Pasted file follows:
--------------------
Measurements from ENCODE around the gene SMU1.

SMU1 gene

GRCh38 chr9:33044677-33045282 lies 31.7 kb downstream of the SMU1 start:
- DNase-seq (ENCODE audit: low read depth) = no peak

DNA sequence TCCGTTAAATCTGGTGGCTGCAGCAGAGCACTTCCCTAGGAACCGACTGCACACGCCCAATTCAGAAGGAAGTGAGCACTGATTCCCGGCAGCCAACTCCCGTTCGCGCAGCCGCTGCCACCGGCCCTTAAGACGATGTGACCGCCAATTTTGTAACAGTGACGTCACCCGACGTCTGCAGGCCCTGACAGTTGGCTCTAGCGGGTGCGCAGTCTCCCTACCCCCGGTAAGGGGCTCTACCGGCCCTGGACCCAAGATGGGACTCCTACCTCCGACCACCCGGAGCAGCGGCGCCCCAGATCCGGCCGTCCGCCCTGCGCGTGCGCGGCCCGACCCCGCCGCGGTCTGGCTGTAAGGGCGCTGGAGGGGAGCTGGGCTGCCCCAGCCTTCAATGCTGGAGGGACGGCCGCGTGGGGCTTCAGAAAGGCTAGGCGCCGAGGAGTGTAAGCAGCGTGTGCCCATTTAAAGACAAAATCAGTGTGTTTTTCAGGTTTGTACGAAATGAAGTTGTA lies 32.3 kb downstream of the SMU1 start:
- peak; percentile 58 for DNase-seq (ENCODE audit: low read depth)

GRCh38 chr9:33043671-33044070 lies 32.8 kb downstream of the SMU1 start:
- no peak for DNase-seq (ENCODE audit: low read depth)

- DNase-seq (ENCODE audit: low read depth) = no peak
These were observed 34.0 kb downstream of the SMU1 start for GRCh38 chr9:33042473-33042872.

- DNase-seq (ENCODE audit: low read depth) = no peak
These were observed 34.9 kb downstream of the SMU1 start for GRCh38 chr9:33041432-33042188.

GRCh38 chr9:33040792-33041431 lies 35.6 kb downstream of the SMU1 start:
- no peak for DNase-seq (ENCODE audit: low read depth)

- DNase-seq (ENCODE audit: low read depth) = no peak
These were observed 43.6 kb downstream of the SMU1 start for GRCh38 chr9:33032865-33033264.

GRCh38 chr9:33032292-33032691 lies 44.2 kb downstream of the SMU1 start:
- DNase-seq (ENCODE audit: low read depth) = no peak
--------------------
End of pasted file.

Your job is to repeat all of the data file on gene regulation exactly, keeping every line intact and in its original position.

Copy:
Measurements from ENCODE around the gene SMU1.

SMU1 gene

GRCh38 chr9:33044677-33045282 lies 31.7 kb downstream of the SMU1 start:
- DNase-seq (ENCODE audit: low read depth) = no peak

DNA sequence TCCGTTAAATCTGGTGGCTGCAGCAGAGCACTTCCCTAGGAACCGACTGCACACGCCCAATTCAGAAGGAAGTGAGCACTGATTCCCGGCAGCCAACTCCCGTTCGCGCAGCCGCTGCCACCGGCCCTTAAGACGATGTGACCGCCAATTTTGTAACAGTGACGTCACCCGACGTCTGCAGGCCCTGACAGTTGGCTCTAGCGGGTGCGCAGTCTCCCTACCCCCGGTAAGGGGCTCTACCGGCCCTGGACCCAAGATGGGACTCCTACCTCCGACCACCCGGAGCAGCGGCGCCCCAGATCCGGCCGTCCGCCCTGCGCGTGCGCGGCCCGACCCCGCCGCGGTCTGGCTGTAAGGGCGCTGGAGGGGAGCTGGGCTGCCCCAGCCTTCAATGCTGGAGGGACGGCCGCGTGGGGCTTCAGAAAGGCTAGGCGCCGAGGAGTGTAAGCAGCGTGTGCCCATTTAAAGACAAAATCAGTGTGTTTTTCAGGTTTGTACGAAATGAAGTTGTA lies 32.3 kb downstream of the SMU1 start:
- peak; percentile 58 for DNase-seq (ENCODE audit: low read depth)

GRCh38 chr9:33043671-33044070 lies 32.8 kb downstream of the SMU1 start:
- no peak for DNase-seq (ENCODE audit: low read depth)

- DNase-seq (ENCODE audit: low read depth) = no peak
These were observed 34.0 kb downstream of the SMU1 start for GRCh38 chr9:33042473-33042872.

- DNase-seq (ENCODE audit: low read depth) = no peak
These were observed 34.9 kb downstream of the SMU1 start for GRCh38 chr9:33041432-33042188.

GRCh38 chr9:33040792-33041431 lies 35.6 kb downstream of the SMU1 start:
- no peak for DNase-seq (ENCODE audit: low read depth)

- DNase-seq (ENCODE audit: low read depth) = no peak
These were observed 43.6 kb downstream of the SMU1 start for GRCh38 chr9:33032865-33033264.

GRCh38 chr9:33032292-33032691 lies 44.2 kb downstream of the SMU1 start:
- DNase-seq (ENCODE audit: low read depth) = no peak